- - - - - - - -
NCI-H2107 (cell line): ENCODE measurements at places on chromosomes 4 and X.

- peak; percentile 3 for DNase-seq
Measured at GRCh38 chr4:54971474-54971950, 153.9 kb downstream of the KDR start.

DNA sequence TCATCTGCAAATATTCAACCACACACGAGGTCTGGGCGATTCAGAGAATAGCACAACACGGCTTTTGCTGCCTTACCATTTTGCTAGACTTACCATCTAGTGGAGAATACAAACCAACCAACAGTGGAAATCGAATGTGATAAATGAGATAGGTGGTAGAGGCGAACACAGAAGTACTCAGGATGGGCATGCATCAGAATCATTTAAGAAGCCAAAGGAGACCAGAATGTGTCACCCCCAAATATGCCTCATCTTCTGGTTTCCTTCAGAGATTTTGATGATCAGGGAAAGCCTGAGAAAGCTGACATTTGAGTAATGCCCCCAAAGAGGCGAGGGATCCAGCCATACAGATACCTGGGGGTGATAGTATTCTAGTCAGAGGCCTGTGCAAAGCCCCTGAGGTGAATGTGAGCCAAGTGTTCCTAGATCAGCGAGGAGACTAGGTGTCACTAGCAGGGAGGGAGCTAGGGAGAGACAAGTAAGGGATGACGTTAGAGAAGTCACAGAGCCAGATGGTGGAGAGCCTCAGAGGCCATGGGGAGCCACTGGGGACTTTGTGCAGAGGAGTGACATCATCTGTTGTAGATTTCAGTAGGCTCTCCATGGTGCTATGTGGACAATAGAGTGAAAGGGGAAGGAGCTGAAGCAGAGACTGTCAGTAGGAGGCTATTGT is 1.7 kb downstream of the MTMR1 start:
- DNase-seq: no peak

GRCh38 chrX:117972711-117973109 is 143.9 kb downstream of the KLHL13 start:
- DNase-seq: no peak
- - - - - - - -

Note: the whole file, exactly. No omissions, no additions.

NCI-H2107 (cell line): ENCODE measurements at places on chromosomes 4 and X.

- peak; percentile 3 for DNase-seq
Measured at GRCh38 chr4:54971474-54971950, 153.9 kb downstream of the KDR start.

DNA sequence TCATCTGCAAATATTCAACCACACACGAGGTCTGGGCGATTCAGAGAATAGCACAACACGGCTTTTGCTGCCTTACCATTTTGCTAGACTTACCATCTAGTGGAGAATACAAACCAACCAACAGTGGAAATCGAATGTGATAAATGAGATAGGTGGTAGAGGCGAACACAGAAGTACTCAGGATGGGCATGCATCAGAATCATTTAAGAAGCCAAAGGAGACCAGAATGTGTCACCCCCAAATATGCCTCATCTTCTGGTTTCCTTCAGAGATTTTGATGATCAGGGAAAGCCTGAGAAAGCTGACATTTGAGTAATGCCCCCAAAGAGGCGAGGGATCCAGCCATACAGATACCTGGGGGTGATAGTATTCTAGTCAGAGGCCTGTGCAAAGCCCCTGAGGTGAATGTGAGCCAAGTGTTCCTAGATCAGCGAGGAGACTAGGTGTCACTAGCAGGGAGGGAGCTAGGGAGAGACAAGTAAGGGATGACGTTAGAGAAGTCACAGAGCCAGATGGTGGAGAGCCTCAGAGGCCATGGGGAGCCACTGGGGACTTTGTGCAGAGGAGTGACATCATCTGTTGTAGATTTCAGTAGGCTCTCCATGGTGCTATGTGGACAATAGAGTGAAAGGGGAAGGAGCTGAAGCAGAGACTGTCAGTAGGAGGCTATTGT is 1.7 kb downstream of the MTMR1 start:
- DNase-seq: no peak

GRCh38 chrX:117972711-117973109 is 143.9 kb downstream of the KLHL13 start:
- DNase-seq: no peak